Education Secretary Nicky Morgan said she is "surprised" by the "many emails" and private messages she has received in support of the Government's radical academies plan during a grilling by a panel of MPs.
The secretary of state said she was fully committed to the Government's plan to force around 17,000 mainstream schools in England to be stripped from local authority control and become privatised by 2022, meaning they will be run by trusts rather than councils.
The academies plan, set out in last month's Budget, has drawn criticism from teachers, parents and unions over concerns about quality and cost.
The ATL, NUT and NASUWT unions have all opposed academisation, while teachers and supporters have marched in cities across the country in protest.
Appearing before the Commons education committee, Ms Morgan acknowledged the considerable weight of opposition to the education white paper, but said she had received plenty of support in private.
She joked: "We haven't had the pitchforks yet, but perhaps I should look outside the committee room when I leave."
The minister told MPs: "Any changes, any clear vision, is going to be met with some challenges.
"I do, surprisingly, get many emails of support from people and conversations saying: 'You're doing the right thing, keep going'.
"As always, as we know, those who are against something find it very easy to be vocal."
She said others "rushed after" her during a recent public appearance to say "we agree with you", but that they preferred to do so "privately".
Two petitions against academisation have attracted around 300,000 signatures since the Budget was announced.
Asked if she was "fully committed" to the plan, a cornerstone of the Conservative education reforms, Ms Morgan replied: "Yes. That is the Government's position."
It came amid further signs of a climbdown by David Cameron at Prime Minister's Questions when he confirmed academies would still be able to "work with councils".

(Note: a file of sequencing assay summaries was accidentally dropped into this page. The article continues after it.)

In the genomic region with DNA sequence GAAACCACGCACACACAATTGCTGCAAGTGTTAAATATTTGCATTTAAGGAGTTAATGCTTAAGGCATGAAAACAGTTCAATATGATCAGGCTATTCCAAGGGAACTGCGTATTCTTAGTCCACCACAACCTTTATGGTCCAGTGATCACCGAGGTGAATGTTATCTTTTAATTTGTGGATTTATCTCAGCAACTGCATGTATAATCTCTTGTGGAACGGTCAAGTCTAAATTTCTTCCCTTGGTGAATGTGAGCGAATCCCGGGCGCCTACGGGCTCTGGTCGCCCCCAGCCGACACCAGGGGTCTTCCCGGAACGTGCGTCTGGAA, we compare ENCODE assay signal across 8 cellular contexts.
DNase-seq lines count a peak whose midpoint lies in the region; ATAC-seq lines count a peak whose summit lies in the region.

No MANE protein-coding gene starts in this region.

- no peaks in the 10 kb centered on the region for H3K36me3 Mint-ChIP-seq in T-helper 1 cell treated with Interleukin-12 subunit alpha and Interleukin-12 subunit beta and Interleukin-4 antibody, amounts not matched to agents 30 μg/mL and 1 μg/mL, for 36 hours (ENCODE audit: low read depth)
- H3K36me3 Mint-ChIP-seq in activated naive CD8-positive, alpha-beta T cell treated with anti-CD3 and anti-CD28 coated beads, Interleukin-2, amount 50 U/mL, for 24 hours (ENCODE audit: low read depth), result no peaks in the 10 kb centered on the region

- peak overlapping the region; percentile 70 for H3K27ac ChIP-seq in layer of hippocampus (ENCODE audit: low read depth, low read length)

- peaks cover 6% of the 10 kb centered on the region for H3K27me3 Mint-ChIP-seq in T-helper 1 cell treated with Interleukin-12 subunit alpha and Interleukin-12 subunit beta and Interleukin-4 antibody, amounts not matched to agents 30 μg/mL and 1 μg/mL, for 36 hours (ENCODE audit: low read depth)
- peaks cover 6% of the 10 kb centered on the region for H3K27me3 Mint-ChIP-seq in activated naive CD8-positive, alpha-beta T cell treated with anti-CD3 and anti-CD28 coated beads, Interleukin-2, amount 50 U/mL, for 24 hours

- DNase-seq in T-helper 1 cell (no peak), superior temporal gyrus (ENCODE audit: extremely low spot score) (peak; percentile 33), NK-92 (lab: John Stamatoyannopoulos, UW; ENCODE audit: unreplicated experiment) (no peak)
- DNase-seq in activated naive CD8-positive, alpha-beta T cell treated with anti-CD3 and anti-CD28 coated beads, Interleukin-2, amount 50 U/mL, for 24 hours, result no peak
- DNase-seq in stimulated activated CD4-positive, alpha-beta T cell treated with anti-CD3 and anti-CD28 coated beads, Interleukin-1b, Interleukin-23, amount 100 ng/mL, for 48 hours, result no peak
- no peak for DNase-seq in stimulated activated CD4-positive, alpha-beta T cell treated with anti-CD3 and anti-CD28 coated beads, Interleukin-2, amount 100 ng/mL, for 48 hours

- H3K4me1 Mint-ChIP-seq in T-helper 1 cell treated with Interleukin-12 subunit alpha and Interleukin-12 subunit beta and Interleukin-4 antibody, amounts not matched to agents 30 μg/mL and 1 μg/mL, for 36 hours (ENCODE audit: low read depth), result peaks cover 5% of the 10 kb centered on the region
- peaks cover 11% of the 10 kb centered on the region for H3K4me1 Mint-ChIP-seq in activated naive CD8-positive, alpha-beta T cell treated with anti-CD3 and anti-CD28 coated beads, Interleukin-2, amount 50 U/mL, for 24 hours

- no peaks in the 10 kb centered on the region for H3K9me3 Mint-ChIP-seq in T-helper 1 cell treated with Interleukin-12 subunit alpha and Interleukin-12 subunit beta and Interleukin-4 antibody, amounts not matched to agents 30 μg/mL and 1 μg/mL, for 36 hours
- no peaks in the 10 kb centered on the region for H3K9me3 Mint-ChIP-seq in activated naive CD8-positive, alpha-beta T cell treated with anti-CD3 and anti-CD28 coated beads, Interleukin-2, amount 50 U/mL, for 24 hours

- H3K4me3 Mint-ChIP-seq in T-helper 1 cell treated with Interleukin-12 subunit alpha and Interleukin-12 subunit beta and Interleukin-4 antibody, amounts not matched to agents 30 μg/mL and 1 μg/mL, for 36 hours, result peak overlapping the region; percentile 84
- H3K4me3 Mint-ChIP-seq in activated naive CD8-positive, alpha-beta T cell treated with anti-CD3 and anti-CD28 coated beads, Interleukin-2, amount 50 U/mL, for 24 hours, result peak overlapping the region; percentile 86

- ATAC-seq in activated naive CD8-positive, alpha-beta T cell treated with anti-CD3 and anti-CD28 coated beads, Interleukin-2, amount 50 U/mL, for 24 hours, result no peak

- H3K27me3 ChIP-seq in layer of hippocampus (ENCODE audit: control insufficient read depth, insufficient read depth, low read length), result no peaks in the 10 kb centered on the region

Appearing before the committee, Ms Morgan denied an accusation from Labour MP for Gateshead Ian Mearns that the Government would be "inflicting" change on state-run schools which were already successful.
She said: "I don't think it's a question of inflicting anything on anybody.
"I think it is a question of offering people the opportunity to be autonomous and run themselves."
Asked by Mr Mearns whether schools could opt-out of the change - something there has been no scope for during previous discussions - Ms Morgan replied: " If a school is good or outstanding, we want to support other schools.
"Just because schools in Gateshead are very good, there may be other schools in the area that could benefit from having the support of a good or outstanding school."
Asked three times by Dudley North Labour MP Ian Austin why academisation did not feature in the Conservative election manifesto last year, t he secretary of state replied: "We've looked at the failing and coastal schools, looked at the numbers, looked at the finances.
"This is an opportunity to build a stronger system."
Committee chairman Neil Carmichael thanked Ms Morgan for answering 21 questions plus follow-ups during her two-and-a-half-hour appearance before MPs, to which she joked: "It's a bit like Mastermind, isn't it."